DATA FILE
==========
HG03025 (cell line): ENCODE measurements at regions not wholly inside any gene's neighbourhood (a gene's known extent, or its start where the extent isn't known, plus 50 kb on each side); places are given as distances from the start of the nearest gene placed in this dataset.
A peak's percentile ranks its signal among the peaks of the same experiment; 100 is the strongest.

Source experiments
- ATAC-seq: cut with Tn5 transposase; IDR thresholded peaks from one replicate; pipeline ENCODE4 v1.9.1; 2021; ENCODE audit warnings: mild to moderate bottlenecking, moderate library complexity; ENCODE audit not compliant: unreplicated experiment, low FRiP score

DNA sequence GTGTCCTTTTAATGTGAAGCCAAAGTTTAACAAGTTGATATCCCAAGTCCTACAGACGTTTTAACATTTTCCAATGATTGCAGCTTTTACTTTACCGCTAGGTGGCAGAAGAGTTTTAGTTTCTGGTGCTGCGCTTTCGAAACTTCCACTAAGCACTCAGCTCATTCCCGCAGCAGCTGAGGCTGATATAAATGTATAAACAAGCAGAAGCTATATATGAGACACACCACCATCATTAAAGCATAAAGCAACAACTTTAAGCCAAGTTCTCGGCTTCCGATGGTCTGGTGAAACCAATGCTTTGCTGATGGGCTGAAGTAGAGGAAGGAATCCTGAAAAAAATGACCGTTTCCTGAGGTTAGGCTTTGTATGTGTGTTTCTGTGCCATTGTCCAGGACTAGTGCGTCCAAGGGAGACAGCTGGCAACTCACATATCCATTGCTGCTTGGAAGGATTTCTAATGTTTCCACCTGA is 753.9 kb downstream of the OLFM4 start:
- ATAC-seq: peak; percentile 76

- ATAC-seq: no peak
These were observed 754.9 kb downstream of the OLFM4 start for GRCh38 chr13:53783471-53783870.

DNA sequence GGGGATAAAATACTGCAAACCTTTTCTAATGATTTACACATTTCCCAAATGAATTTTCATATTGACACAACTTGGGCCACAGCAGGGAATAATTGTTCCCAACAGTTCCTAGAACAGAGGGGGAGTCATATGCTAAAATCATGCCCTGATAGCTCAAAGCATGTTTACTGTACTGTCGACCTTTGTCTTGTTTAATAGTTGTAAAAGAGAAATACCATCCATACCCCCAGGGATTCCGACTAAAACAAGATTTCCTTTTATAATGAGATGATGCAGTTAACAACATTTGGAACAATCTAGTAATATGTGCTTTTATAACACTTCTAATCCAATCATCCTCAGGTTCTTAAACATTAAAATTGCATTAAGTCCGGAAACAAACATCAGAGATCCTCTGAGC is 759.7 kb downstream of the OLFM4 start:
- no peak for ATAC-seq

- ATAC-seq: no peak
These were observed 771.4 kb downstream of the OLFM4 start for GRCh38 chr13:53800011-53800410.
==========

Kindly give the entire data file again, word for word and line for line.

HG03025 (cell line): ENCODE measurements at regions not wholly inside any gene's neighbourhood (a gene's known extent, or its start where the extent isn't known, plus 50 kb on each side); places are given as distances from the start of the nearest gene placed in this dataset.
A peak's percentile ranks its signal among the peaks of the same experiment; 100 is the strongest.

Source experiments
- ATAC-seq: cut with Tn5 transposase; IDR thresholded peaks from one replicate; pipeline ENCODE4 v1.9.1; 2021; ENCODE audit warnings: mild to moderate bottlenecking, moderate library complexity; ENCODE audit not compliant: unreplicated experiment, low FRiP score

DNA sequence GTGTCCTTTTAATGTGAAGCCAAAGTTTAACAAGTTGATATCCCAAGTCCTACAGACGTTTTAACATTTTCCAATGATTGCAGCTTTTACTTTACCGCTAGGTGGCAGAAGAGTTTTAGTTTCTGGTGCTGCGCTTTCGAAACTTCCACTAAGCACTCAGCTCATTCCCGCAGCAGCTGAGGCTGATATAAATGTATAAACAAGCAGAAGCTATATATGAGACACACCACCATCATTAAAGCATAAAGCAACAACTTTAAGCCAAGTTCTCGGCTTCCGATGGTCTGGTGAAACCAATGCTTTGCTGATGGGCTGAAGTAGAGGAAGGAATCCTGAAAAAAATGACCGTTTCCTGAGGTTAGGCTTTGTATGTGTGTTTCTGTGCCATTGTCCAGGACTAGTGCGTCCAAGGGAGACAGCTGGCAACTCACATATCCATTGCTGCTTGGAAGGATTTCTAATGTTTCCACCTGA is 753.9 kb downstream of the OLFM4 start:
- ATAC-seq: peak; percentile 76

- ATAC-seq: no peak
These were observed 754.9 kb downstream of the OLFM4 start for GRCh38 chr13:53783471-53783870.

DNA sequence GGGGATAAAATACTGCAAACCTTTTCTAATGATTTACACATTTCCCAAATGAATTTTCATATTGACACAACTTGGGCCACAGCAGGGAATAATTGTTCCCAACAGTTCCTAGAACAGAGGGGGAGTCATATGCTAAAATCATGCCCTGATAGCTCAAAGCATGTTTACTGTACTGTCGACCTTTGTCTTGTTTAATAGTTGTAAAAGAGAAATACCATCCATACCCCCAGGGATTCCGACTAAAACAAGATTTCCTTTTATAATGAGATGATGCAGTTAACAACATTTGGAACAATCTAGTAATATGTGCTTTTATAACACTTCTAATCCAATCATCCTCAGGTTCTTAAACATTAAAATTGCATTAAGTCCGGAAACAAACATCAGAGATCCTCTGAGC is 759.7 kb downstream of the OLFM4 start:
- no peak for ATAC-seq

- ATAC-seq: no peak
These were observed 771.4 kb downstream of the OLFM4 start for GRCh38 chr13:53800011-53800410.